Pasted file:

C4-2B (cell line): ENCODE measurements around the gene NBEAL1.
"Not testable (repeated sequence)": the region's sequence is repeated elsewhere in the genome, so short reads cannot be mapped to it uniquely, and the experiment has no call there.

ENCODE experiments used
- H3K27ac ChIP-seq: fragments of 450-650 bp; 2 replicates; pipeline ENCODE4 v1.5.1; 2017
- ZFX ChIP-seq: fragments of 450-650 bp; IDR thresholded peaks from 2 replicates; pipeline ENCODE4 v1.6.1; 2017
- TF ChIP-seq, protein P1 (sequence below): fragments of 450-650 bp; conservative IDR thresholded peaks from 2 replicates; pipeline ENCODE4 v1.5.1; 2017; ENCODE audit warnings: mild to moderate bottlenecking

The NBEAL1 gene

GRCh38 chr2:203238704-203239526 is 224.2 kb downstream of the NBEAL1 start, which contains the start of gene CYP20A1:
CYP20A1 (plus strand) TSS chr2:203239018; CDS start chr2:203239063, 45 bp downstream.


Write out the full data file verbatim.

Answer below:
C4-2B (cell line): ENCODE measurements around the gene NBEAL1.
"Not testable (repeated sequence)": the region's sequence is repeated elsewhere in the genome, so short reads cannot be mapped to it uniquely, and the experiment has no call there.

ENCODE experiments used
- H3K27ac ChIP-seq: fragments of 450-650 bp; 2 replicates; pipeline ENCODE4 v1.5.1; 2017
- ZFX ChIP-seq: fragments of 450-650 bp; IDR thresholded peaks from 2 replicates; pipeline ENCODE4 v1.6.1; 2017
- TF ChIP-seq, protein P1 (sequence below): fragments of 450-650 bp; conservative IDR thresholded peaks from 2 replicates; pipeline ENCODE4 v1.5.1; 2017; ENCODE audit warnings: mild to moderate bottlenecking

The NBEAL1 gene

GRCh38 chr2:203238704-203239526 is 224.2 kb downstream of the NBEAL1 start, which contains the start of gene CYP20A1:
CYP20A1 (plus strand) TSS chr2:203239018; CDS start chr2:203239063, 45 bp downstream.